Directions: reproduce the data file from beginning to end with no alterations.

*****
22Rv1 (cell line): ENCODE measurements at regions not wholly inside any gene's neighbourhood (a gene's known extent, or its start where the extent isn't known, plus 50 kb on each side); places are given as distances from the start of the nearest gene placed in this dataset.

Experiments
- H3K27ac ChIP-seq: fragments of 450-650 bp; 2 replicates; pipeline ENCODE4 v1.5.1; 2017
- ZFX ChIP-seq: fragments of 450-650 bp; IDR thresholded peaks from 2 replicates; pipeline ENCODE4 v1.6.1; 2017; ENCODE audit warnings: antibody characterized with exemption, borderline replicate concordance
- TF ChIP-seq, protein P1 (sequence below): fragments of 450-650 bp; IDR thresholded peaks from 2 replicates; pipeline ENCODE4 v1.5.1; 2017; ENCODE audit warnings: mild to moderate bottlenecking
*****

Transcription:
22Rv1 (cell line): ENCODE measurements at regions not wholly inside any gene's neighbourhood (a gene's known extent, or its start where the extent isn't known, plus 50 kb on each side); places are given as distances from the start of the nearest gene placed in this dataset.

Experiments
- H3K27ac ChIP-seq: fragments of 450-650 bp; 2 replicates; pipeline ENCODE4 v1.5.1; 2017
- ZFX ChIP-seq: fragments of 450-650 bp; IDR thresholded peaks from 2 replicates; pipeline ENCODE4 v1.6.1; 2017; ENCODE audit warnings: antibody characterized with exemption, borderline replicate concordance
- TF ChIP-seq, protein P1 (sequence below): fragments of 450-650 bp; IDR thresholded peaks from 2 replicates; pipeline ENCODE4 v1.5.1; 2017; ENCODE audit warnings: mild to moderate bottlenecking